NetX takes security very seriously. To this end, we provide a number of security layers, as well as a variety of configuration options to meet your specific security requirements.

Session key configuration

When users successfully log in to NetX, they are provided with a session key for access to data within the application. By default, user session keys are valid for 30 minutes; that duration is extended as long as the session key is being used to make calls back to the server. Administrators can modify this behavior to meet security requirements with the following properties:

PropertyDescriptionDefaultRestart required?


This property controls the length of time in minutes that the internal session keys remain valid. Please only change this value if you know what you are doing as it can affect the security of your installation. The default timeout is 30 minutes. 



By default, the UI "tickles" the session to keep it alive (every ten minutes); if "user.sessionInactivityTimeout" is set to zero, then the UI will have a session indefinitely. Conversely, if this is set to "true", then sessions will expire based on the value of "user.sessionDuration", regardless of user activity.



This is a directive to the UI. This is based on SOAP/RPC calls, but this ignores calls to setUserPreference() (which is used to "tickle" the session). So if  this set to a number (in minutes), and there is no SOAP/RPC activity, then the user  will be prompted to keep the session active. If there is no response, the Web client will expire the session (via logout() call) 1 minute later. This defaults to 1 hour (60); the value is measured in minutes. Please note that this property isn't currently respected by the HTML5 UI. To manage session expiration in HTML5, please use user.sessionDuration.


Login attempt restrictions

The first line of defense is blocking repeated login attempts. By default, accounts are locked after 10 failed login attempts; and locked accounts remain locked for 30 minutes. Both these can be adjusted as you see fit, with the following properties:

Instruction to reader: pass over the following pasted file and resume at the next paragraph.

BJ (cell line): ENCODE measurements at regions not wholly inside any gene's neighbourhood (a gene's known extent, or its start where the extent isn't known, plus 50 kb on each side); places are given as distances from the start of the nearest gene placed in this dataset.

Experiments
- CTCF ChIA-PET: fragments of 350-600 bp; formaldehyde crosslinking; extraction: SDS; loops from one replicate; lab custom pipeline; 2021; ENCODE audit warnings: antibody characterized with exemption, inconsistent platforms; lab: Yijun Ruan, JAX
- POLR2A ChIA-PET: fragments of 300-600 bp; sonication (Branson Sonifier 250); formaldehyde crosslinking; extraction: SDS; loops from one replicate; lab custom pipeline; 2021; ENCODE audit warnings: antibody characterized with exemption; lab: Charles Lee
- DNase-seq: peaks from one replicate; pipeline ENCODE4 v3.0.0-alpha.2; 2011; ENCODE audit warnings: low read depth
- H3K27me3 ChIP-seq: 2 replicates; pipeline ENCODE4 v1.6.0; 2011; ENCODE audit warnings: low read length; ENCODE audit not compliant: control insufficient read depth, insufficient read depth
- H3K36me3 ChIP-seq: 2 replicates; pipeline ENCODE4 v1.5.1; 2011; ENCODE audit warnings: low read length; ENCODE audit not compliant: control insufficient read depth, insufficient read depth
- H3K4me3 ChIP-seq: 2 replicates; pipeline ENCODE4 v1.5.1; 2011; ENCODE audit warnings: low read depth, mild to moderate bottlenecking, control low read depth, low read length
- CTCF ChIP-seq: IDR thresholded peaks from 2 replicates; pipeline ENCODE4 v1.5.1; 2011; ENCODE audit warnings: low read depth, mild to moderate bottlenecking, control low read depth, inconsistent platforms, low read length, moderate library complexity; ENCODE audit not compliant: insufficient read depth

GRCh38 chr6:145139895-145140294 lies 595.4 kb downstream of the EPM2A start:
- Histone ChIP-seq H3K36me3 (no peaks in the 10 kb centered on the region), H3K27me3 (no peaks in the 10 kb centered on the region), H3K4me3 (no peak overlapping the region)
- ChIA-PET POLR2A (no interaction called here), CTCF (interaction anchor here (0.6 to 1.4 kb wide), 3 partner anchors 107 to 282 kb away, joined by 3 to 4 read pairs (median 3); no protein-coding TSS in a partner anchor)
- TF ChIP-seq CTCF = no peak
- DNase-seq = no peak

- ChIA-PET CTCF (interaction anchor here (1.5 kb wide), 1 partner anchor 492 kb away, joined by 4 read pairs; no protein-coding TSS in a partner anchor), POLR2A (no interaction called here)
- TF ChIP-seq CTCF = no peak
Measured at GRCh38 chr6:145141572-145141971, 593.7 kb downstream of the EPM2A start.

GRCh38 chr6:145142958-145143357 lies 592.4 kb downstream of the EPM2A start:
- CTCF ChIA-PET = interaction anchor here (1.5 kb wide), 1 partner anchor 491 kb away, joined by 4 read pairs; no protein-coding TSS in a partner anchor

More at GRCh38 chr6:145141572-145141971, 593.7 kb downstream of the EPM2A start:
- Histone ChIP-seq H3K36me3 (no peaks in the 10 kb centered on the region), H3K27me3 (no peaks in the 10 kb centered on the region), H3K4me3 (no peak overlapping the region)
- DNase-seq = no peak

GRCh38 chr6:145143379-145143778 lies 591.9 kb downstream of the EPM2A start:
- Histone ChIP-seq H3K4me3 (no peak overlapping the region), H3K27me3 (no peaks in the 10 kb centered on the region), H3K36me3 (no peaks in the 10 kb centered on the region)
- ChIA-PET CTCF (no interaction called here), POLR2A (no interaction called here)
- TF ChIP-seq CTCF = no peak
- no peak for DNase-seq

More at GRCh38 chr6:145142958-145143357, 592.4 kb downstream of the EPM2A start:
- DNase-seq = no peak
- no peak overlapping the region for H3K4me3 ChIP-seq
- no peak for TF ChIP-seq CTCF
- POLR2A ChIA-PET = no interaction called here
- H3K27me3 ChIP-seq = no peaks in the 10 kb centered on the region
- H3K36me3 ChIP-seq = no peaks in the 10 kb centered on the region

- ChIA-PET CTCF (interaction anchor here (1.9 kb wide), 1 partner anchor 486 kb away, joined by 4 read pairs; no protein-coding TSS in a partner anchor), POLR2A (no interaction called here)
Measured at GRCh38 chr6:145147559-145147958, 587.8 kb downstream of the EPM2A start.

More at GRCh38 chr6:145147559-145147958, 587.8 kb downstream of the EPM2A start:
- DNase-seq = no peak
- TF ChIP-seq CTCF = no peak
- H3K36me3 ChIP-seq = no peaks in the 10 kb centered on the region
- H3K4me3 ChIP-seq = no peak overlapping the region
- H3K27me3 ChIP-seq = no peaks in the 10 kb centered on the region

PropertyDefault ValueDescription
user.failedLoginAttemptThreshold10Any integer value is valid; setting this to zero will disable any login failure attempt blocking.
user.failedLoginAttemptTimeout30Any positive, non-zero integer value is valid; measured in minutes.

Additionally, any login attempt to a non-existent account is automatically locked in order to thwart any brute force attacks; in this way, the system can stop making database calls for these non-existent accounts.

Strict passwords

Know that augmented user control — including control over passwords — is easily gained by integrating authentication with either an external LDAP Directory Server, or an SSO system. But in lieu of those options, NetX has a number of password configurations. By default, passwords must be at least 8 characters in length. There are no further  default restrictions. Here are further password configurations that can tighten security:

sys.minimumPasswordLength8This property checks the minimum length required for passwords; the default value is 8 (characters). Does not require a restart.

This property value can be specified by providing a number and a letter, separated by commas. The number designates the number of instances of that character required; and the letter designates the type of character required. Letter designations are as follows:

  • N: number (0 - 9)